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RE: [Slovak-World] Oblatky/oplatky

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  • Mader, Michelle A. (GRC-CHC0)
    Obla tka is what appears in my dictionary, too (published by Hippocrene Books, NY, 2006). Michelle Maco Mader Cleveland, Ohio USA This is interesting. I had
    Message 1 of 50 , Nov 6, 2009
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      Obla'tka is what appears in my dictionary, too (published by Hippocrene Books, NY, 2006).

      Michelle Maco Mader
      Cleveland, Ohio USA

      This is interesting. I had never given this distinction much thought, but
      looked up the definition in my most contemporary slovnik (published by
      Slovenske' Pedagogicke' Nakladatel'stvo, Bratislava, 1997), and find that
      obla'tka is the version that appears, even though that is not the spelling I am
      most familiar with. Are we once again in "dialect" territory?

      B. J.

      _________________________
      B. J. Licko-Keel (BJLK@...<mailto:BJLK%40aol.com>)

      In a message dated 11/5/2009 11:39:17 A.M. Central Standard Time,
      wfbrna@...<mailto:wfbrna%40juno.com> writes:

      Helen,

      I can't cite any Czech dictionary, but when I was in Slovakia in 2001, I
      took part in a discussion about the Slovak that I was taught by my
      parents and today's Slovak. I was told that Czech was a "harsher"
      language than Slovak and that "p" in Slovak frequently appeared as "b" in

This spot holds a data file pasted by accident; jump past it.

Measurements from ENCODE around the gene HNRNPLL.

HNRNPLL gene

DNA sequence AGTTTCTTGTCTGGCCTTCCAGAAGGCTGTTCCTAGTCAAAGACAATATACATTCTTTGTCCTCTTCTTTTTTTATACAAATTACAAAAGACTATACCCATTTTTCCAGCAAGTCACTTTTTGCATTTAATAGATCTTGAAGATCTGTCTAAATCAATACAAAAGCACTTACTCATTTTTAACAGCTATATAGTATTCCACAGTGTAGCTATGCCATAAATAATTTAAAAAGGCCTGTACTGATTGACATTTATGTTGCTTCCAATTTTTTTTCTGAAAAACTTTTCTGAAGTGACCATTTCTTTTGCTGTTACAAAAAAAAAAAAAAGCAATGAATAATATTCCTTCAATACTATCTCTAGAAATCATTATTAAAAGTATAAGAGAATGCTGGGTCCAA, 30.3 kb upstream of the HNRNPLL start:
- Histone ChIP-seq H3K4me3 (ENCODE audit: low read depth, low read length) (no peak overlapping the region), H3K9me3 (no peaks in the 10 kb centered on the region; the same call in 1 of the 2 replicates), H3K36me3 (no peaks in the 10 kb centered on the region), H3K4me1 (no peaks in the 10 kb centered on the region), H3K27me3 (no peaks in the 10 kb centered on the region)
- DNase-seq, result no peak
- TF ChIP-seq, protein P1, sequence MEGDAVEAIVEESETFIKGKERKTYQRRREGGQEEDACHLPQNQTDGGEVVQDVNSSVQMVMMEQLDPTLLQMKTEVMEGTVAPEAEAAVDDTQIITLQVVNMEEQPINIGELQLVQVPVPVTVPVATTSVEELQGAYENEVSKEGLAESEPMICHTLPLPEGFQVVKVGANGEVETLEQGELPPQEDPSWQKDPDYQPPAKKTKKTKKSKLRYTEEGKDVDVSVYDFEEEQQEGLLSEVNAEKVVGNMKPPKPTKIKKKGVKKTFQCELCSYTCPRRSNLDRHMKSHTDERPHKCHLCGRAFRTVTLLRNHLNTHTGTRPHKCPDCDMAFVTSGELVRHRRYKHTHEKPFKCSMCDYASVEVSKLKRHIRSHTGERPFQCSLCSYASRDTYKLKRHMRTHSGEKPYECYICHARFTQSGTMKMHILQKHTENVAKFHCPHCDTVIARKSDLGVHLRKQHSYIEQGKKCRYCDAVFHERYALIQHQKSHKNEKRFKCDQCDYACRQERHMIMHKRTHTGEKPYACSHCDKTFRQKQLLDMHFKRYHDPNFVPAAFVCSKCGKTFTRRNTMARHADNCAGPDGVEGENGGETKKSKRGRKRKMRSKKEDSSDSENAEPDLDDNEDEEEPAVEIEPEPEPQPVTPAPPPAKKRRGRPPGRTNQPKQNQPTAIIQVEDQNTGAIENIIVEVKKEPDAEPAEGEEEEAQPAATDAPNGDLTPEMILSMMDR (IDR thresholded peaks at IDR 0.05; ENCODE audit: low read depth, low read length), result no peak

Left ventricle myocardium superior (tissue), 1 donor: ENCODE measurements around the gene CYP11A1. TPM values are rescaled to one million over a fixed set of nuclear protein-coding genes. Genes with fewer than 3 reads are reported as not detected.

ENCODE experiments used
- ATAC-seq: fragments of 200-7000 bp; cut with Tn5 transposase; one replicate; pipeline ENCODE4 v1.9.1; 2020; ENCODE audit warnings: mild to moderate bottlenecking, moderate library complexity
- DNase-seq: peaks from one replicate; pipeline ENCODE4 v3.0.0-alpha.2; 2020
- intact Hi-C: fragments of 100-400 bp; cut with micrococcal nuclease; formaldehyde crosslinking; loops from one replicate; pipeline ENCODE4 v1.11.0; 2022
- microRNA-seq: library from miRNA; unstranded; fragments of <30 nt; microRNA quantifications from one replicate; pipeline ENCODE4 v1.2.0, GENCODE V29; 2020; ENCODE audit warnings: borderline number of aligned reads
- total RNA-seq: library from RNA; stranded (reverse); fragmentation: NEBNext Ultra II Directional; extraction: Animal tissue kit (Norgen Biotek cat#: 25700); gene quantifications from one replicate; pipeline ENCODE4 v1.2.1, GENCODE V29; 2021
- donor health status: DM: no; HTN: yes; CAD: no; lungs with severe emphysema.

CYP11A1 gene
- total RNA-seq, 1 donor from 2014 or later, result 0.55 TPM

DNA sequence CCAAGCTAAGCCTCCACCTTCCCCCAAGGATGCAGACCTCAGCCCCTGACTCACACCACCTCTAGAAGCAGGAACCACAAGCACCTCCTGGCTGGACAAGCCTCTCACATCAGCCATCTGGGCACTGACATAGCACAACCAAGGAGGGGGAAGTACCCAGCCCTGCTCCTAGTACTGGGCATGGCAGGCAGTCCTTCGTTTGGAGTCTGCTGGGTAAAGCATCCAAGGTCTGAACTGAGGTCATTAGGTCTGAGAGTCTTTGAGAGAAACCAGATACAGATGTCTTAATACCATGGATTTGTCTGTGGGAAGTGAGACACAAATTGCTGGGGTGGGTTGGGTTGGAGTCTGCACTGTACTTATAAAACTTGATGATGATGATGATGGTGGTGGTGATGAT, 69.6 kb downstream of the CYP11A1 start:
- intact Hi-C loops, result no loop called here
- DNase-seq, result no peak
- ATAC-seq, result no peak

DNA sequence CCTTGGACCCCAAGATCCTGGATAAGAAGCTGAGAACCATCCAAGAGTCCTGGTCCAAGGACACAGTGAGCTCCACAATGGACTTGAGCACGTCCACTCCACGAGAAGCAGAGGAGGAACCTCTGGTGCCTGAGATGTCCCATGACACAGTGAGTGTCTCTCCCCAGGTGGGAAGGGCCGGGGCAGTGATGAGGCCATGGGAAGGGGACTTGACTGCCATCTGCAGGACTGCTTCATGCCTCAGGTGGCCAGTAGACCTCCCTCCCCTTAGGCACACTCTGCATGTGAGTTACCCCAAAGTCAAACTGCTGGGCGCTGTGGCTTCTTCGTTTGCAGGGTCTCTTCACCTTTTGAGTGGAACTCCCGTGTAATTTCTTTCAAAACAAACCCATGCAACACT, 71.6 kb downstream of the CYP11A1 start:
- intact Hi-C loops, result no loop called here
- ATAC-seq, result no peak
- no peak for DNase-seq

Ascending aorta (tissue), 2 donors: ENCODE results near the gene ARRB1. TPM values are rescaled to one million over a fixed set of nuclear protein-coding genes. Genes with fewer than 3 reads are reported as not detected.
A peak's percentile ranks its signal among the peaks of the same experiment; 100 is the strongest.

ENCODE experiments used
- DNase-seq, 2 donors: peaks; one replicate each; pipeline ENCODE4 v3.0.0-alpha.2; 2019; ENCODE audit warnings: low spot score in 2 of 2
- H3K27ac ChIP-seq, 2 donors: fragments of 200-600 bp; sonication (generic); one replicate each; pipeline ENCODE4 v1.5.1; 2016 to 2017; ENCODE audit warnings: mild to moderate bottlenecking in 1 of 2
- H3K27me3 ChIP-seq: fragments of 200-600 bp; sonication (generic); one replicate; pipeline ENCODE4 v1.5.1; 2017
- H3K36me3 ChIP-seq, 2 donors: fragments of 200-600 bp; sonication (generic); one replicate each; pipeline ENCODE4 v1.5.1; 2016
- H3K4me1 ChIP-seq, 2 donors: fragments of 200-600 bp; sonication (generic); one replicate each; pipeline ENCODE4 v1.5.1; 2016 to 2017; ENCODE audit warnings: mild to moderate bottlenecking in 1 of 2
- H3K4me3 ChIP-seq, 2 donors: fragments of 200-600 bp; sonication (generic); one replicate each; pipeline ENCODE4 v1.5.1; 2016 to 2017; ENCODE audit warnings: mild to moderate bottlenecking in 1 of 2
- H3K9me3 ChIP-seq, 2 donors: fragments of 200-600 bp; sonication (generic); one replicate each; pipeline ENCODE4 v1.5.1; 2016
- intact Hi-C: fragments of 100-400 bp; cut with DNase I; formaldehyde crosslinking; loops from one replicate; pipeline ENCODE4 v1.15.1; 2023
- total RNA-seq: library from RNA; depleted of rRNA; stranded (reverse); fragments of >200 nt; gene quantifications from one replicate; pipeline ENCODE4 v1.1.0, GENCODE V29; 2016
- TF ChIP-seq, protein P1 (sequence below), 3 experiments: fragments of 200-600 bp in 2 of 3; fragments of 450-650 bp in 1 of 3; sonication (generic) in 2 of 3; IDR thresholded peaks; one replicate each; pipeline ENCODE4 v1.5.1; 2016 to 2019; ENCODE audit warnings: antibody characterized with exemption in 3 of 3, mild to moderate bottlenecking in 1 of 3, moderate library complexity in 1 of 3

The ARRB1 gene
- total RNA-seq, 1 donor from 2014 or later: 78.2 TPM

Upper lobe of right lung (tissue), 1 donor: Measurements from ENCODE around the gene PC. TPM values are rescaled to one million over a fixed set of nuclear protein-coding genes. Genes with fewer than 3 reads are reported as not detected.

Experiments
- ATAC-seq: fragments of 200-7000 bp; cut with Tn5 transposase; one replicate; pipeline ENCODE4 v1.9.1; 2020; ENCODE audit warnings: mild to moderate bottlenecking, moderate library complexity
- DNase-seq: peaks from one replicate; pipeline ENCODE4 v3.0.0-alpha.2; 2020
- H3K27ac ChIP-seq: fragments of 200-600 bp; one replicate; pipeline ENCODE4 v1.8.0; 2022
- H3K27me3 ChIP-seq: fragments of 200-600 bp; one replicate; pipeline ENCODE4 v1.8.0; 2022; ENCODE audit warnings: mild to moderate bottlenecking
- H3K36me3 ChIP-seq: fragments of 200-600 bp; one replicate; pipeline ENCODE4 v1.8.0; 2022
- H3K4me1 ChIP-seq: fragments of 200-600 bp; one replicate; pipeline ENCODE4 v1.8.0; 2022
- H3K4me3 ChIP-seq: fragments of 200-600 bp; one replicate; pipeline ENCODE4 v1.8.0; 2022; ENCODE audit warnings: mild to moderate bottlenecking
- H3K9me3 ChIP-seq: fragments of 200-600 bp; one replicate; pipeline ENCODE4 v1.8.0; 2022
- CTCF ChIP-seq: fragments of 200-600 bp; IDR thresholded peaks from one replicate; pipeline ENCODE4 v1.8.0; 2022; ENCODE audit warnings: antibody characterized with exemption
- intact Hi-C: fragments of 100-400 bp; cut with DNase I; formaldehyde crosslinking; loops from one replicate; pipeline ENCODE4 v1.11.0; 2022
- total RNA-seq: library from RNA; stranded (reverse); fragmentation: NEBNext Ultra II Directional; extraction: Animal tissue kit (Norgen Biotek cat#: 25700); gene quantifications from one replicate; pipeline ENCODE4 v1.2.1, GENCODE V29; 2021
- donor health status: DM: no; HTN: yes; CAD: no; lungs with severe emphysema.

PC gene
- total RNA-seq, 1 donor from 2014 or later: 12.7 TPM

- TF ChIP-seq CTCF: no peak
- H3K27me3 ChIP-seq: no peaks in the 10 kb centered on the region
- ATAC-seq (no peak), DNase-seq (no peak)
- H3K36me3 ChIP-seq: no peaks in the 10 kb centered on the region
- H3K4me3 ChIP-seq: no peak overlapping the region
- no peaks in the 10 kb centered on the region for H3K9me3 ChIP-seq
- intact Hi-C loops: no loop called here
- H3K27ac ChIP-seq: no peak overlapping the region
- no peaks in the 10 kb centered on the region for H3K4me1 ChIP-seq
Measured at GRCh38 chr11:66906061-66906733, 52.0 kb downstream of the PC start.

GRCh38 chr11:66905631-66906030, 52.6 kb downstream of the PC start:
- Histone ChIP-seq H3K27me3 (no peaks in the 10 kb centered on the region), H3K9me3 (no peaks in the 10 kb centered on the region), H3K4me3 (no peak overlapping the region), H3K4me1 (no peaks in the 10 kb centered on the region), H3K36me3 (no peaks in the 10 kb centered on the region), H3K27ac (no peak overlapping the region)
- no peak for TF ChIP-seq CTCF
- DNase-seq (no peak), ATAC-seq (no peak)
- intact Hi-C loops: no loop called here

Czech in similar words. Oplatky/oblatky was used as an example. This
      could have been idiomatic or a local dialect version.

      Incidently, I was taught that the word was oplatka, with oplatky being
      the plural form. The Slovensko-Anglicky Frazeologicky Slovnik by Jozef
      J. Konus~ and printed by the Slovak Catholic Sokol in 1969, lists oplatka
      as the Slovak version.

      Bill Brna

      On Thu, 05 Nov 2009 11:51:36 -0500 "Helen Fedor" <hfed@...<mailto:hfed%40loc.gov>> writes:

      Sorry, Bill, but the Czech word is 'oplatka'. The dictionaries that gave
      both words were Slovak ones.

      H
      All opinions my own.

      >>> William F Brna <wfbrna@...<mailto:wfbrna%40juno.com>> 11/5/2009 11:29 AM >>>
      Helen,

      "Oblatky" is Czech.

      Bill Brna

      On Thu, 05 Nov 2009 09:42:49 -0500 "Helen Fedor" <hfed@...<mailto:hfed%40loc.gov>> writes:

      A couple of dictionaries that I checked give 'oblatky' and 'oplatky' as
      variants of the same word, and both mean wafer or host (religious). Is
      there any subtle distinction between the two words or any connotations
      that attach themselves?

      H
      All mistakes and opinions my own

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    • William C. Wormuth
      Oblaten is German ________________________________ From: William F Brna To: Slovak-World@yahoogroups.com Sent: Thu, November 5, 2009 11:29:36
      Message 50 of 50 , Nov 9, 2009
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        Oblaten is German




        ________________________________
        From: William F Brna <wfbrna@...>
        To: Slovak-World@yahoogroups.com
        Sent: Thu, November 5, 2009 11:29:36 AM
        Subject: Re: [Slovak-World] Oblatky/oplatky

        Helen,

        "Oblatky" is Czech.

        Bill Brna

        On Thu, 05 Nov 2009 09:42:49 -0500 "Helen Fedor" <hfed@...> writes:

        A couple of dictionaries that I checked give 'oblatky' and 'oplatky' as
        variants of the same word, and both mean wafer or host (religious). Is
        there any subtle distinction between the two words or any connotations
        that attach themselves?

        H
        All mistakes and opinions my own



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        Criminal Justice Degrees
        Start your criminal justice career. Earn your degree 100% online!
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